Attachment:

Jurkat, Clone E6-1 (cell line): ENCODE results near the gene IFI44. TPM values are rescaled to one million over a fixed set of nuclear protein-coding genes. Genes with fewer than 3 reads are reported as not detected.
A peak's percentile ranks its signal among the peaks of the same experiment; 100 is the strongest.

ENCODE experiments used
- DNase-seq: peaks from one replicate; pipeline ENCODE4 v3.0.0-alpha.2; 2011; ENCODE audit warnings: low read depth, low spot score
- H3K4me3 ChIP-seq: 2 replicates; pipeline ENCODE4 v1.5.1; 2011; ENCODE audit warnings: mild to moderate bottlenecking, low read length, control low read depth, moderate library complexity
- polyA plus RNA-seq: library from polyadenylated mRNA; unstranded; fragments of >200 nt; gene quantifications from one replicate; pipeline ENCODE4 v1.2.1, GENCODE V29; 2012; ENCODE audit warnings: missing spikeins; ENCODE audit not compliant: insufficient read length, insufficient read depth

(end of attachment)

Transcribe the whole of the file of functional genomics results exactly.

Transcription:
Jurkat, Clone E6-1 (cell line): ENCODE results near the gene IFI44. TPM values are rescaled to one million over a fixed set of nuclear protein-coding genes. Genes with fewer than 3 reads are reported as not detected.
A peak's percentile ranks its signal among the peaks of the same experiment; 100 is the strongest.

ENCODE experiments used
- DNase-seq: peaks from one replicate; pipeline ENCODE4 v3.0.0-alpha.2; 2011; ENCODE audit warnings: low read depth, low spot score
- H3K4me3 ChIP-seq: 2 replicates; pipeline ENCODE4 v1.5.1; 2011; ENCODE audit warnings: mild to moderate bottlenecking, low read length, control low read depth, moderate library complexity
- polyA plus RNA-seq: library from polyadenylated mRNA; unstranded; fragments of >200 nt; gene quantifications from one replicate; pipeline ENCODE4 v1.2.1, GENCODE V29; 2012; ENCODE audit warnings: missing spikeins; ENCODE audit not compliant: insufficient read length, insufficient read depth